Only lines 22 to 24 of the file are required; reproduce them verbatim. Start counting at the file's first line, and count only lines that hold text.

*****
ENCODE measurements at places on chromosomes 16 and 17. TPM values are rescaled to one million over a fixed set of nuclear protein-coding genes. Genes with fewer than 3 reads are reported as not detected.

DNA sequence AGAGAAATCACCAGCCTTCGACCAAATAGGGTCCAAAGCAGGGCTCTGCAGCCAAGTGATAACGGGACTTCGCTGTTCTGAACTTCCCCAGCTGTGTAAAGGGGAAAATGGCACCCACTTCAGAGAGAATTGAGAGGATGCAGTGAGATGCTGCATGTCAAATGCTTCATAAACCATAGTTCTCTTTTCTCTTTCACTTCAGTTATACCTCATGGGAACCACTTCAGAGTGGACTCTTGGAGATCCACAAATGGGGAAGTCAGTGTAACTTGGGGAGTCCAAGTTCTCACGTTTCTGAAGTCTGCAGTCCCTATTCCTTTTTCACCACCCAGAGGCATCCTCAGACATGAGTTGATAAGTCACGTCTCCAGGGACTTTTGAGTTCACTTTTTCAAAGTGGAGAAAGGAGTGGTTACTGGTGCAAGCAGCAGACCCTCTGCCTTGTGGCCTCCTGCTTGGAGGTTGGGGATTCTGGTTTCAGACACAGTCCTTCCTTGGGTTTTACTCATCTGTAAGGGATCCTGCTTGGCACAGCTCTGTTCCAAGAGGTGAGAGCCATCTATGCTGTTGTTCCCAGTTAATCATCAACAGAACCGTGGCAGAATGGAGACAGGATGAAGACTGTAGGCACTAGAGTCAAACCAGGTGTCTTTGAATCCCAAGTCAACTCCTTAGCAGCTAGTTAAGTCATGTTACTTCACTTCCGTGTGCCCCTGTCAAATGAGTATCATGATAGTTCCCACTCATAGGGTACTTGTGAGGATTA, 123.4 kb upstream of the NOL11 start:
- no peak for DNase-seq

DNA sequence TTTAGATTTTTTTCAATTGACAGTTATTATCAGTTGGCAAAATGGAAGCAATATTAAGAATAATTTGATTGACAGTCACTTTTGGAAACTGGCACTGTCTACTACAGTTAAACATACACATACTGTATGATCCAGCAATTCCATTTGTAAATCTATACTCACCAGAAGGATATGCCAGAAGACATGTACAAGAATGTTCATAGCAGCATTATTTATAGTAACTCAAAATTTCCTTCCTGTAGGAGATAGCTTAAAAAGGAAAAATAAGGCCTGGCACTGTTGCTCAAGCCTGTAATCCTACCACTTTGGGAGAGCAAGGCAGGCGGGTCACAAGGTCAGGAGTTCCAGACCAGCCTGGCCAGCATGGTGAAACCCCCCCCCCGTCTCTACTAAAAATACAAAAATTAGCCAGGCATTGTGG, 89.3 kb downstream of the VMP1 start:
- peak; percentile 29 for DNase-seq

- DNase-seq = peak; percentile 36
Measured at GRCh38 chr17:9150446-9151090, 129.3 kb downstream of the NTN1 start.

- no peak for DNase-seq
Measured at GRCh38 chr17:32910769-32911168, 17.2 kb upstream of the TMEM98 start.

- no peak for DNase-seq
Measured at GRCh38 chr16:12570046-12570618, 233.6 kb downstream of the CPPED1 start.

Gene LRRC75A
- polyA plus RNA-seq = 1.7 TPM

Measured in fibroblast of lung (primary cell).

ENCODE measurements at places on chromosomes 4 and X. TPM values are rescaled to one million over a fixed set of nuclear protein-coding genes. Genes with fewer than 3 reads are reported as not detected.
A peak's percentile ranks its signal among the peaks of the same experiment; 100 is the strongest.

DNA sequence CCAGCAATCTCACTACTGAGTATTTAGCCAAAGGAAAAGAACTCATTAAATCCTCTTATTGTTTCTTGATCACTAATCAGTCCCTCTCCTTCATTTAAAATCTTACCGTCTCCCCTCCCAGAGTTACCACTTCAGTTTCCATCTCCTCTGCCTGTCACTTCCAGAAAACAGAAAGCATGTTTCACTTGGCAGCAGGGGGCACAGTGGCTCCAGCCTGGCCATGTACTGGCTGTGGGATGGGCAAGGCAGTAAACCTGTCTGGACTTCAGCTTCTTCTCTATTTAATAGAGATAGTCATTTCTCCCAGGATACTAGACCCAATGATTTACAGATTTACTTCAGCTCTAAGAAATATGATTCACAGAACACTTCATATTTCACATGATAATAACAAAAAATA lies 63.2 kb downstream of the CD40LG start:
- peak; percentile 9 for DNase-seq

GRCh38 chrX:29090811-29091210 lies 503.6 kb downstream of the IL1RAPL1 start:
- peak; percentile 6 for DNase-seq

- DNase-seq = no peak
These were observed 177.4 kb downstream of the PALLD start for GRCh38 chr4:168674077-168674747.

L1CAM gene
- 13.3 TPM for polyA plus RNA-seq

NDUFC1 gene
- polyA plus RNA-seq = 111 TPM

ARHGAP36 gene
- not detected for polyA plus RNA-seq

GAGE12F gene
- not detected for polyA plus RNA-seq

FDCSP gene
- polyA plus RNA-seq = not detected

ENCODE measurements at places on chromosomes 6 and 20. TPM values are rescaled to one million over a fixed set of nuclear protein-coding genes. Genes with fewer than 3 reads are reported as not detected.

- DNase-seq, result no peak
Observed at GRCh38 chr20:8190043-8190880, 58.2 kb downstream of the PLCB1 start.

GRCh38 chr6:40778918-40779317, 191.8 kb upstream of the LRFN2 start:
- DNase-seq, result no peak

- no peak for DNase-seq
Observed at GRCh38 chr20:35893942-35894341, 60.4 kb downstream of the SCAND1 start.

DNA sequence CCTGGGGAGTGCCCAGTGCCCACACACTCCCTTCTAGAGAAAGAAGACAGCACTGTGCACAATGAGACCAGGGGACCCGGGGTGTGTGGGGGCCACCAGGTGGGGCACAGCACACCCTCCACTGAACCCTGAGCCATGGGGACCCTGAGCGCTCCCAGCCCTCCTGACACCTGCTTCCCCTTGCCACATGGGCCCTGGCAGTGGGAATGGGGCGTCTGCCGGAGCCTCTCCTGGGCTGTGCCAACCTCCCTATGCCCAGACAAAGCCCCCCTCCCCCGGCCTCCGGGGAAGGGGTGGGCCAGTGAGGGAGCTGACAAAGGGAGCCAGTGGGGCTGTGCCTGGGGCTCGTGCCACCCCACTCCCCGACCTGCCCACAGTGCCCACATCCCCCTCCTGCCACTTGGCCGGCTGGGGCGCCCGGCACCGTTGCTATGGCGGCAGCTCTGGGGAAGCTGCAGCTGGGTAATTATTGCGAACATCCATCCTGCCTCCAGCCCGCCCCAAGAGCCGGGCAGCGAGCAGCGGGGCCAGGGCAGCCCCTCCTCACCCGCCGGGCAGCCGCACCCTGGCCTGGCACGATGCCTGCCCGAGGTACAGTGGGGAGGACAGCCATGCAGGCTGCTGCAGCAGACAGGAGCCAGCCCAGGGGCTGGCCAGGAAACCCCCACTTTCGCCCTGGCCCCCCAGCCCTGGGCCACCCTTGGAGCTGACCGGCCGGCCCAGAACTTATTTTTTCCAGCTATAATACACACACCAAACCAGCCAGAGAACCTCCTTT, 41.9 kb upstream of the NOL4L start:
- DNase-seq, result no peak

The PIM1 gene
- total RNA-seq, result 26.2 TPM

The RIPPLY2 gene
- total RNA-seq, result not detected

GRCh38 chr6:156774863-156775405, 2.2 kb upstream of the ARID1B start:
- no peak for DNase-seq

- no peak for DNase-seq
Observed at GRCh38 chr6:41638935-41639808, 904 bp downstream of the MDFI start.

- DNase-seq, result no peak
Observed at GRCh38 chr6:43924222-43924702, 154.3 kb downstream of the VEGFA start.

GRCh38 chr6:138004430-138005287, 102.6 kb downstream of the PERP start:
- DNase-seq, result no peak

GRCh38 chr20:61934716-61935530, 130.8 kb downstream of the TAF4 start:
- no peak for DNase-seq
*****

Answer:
These were observed 177.4 kb downstream of the PALLD start for GRCh38 chr4:168674077-168674747.

L1CAM gene
- 13.3 TPM for polyA plus RNA-seq